I went to university more years ago than I care to remember. As I entered the legal profession after uni, life was good. Economically, my friends were easily finding jobs with clear long-term futures. Politically, it was the time of Tony Blair, Bill Clinton and the Good Friday Agreement. The general attitude amongst my non-Christian friends was: if you want to follow Jesus that’s fine, but I don’t need Him. Twenty years ago the world felt a lot more politically and economically certain.

Today we live in a world of much greater uncertainty, chaos and fear. Few are saying that life is good, economically or politically. A job for life is a thing of the past. Politics changes by the hour, let alone the day or the week. I have no idea who will be Prime Minister, or even which party will be in government, by the time you read this. At the same time, faith is much more likely to be contested or actively resisted in the public square. And yet, the declaration that God is good news” has never been more relevant. It has always been true, but in many ways these turbulent times make the good news of the gospel all the more important.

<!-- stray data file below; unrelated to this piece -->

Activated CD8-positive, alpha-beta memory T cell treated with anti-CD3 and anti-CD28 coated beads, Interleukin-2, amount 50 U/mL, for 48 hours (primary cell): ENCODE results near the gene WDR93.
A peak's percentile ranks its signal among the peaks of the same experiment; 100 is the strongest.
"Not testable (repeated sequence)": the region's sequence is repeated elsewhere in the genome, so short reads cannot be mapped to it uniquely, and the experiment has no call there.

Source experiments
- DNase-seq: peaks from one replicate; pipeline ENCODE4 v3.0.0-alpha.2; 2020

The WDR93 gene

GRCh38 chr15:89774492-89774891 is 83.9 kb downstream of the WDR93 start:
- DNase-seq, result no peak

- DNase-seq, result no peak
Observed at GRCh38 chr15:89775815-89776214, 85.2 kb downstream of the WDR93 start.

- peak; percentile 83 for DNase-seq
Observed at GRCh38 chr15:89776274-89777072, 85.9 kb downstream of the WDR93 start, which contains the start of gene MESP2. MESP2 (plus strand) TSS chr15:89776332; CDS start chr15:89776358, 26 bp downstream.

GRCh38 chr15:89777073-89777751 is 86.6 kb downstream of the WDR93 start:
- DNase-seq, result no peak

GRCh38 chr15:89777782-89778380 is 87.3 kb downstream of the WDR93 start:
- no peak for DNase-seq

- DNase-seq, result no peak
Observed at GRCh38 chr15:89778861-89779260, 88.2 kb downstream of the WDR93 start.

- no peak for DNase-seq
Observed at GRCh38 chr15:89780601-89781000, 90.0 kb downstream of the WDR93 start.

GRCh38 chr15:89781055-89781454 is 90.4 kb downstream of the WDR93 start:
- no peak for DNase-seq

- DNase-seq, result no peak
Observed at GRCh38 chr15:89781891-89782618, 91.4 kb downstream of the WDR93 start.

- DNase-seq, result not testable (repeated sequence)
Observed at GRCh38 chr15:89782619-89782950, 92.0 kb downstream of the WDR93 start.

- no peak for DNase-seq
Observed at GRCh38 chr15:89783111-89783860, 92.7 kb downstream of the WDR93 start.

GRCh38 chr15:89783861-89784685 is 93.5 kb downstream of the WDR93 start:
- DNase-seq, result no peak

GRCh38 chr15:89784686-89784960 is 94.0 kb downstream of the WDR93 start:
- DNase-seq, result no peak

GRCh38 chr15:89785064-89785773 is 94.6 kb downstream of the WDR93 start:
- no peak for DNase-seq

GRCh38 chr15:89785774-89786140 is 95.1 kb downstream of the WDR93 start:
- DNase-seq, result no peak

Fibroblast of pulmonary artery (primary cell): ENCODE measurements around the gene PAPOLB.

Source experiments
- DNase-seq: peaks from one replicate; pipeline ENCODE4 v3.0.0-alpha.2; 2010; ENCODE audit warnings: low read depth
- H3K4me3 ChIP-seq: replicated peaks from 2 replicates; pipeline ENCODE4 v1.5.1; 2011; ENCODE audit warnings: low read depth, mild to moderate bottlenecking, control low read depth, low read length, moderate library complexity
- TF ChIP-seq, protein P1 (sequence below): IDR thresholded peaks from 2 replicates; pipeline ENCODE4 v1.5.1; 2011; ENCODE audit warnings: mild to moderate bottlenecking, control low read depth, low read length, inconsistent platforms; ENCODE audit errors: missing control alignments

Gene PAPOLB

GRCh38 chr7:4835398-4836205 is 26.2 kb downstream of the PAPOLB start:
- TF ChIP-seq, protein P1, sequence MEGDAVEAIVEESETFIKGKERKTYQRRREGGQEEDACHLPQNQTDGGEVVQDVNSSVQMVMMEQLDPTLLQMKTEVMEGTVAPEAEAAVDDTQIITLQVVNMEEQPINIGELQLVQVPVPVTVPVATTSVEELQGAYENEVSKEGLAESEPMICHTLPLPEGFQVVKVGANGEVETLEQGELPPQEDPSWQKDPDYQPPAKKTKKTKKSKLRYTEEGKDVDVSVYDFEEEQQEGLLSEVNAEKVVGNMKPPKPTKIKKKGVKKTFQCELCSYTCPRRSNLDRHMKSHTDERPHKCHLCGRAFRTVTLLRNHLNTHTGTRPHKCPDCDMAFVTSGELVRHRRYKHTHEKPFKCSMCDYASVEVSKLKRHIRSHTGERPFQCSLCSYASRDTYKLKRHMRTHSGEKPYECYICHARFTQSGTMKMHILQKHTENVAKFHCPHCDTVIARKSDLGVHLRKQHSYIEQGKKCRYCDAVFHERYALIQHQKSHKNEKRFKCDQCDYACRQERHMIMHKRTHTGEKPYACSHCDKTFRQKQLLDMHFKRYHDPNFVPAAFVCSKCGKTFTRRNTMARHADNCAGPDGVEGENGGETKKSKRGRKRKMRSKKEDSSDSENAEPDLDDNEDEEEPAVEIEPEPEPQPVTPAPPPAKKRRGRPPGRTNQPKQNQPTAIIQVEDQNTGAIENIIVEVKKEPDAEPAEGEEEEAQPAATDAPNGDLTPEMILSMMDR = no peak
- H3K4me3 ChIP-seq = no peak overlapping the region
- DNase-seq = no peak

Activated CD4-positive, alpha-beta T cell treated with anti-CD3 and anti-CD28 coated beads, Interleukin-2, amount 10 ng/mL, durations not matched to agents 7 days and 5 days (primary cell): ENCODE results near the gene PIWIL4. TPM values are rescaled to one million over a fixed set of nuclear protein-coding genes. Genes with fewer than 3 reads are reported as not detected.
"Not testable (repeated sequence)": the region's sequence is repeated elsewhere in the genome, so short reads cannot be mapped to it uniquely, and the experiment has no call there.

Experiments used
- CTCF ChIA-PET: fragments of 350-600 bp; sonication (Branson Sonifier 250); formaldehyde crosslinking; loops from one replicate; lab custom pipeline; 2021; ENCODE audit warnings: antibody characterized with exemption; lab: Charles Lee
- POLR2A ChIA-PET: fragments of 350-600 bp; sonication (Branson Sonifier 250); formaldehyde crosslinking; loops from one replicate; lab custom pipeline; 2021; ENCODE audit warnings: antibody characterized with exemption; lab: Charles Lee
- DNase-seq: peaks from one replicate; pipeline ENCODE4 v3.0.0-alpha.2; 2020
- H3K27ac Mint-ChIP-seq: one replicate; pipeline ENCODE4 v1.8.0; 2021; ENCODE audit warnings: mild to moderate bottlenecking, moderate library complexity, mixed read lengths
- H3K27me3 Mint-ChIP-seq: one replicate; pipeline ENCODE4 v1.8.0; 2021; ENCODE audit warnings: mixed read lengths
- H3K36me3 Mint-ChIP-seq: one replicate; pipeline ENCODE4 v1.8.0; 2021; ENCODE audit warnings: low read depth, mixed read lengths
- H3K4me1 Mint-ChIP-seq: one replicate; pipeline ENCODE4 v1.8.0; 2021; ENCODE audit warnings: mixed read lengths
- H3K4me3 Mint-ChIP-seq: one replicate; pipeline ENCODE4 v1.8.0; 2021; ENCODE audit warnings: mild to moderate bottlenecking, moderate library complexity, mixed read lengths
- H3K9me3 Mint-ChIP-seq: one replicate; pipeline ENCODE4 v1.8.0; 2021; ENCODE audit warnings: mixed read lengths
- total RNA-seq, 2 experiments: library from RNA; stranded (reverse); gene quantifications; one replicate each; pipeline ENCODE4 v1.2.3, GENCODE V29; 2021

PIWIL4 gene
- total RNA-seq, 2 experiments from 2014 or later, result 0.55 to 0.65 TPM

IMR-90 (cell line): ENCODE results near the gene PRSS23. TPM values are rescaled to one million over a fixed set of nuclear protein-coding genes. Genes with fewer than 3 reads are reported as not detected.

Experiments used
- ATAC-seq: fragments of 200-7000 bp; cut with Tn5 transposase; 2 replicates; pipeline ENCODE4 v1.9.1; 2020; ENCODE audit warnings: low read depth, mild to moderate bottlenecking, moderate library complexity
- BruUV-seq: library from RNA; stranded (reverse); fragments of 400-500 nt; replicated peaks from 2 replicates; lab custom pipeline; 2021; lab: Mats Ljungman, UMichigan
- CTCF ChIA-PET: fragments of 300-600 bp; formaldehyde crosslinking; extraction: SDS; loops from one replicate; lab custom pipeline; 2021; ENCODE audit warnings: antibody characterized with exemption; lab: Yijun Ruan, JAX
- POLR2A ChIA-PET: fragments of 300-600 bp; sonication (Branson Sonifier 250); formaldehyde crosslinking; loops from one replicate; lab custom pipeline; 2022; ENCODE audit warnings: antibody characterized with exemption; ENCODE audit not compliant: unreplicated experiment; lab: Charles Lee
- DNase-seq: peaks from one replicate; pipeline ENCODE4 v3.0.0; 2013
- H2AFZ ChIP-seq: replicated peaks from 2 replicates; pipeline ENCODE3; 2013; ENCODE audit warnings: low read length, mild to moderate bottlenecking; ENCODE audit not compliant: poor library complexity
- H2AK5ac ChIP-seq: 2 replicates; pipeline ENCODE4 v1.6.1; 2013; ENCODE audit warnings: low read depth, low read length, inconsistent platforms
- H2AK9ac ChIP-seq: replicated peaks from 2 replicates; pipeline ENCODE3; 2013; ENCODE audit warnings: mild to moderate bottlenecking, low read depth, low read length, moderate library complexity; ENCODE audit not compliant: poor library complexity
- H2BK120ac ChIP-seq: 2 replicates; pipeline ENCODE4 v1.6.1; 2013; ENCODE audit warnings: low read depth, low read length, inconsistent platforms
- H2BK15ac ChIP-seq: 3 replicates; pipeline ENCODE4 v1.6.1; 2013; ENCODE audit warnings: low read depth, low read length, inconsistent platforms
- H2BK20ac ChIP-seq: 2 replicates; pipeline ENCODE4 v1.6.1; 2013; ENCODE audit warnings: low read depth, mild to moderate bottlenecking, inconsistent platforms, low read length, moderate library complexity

Faith in crisis?

My dad recently suffered a severe stroke. We were on holiday in Canada at the time and had to rush home as he was put into an induced coma. On the flight home I wrote my notes for the funeral. The words flowed easily and quickly: Dad was a legend who loved Jesus, had lived life to the full and influenced the lives of many. It was a strangely cathartic experience. What struck me most was the variety of people getting in touch about Dad. 


The responses were in three broad categories: those who shared our belief that God is good news and so were praying for Dad; the second also said they were praying but were hesitant – they wanted to believe in prayer, or perhaps used to or knew that we did; the third seemed at a loss in this moment to know what to say – and so they resorted to thinking of you” and wishing him well”. I don’t doubt their sincerity, but there was a hollowness to their words. Wishing is not the same as hoping, and thinking is definitely not the same as praying. There is so little to say in moments of crisis if you don’t believe there is something more, if you don’t believe in God and His goodness.

A secular age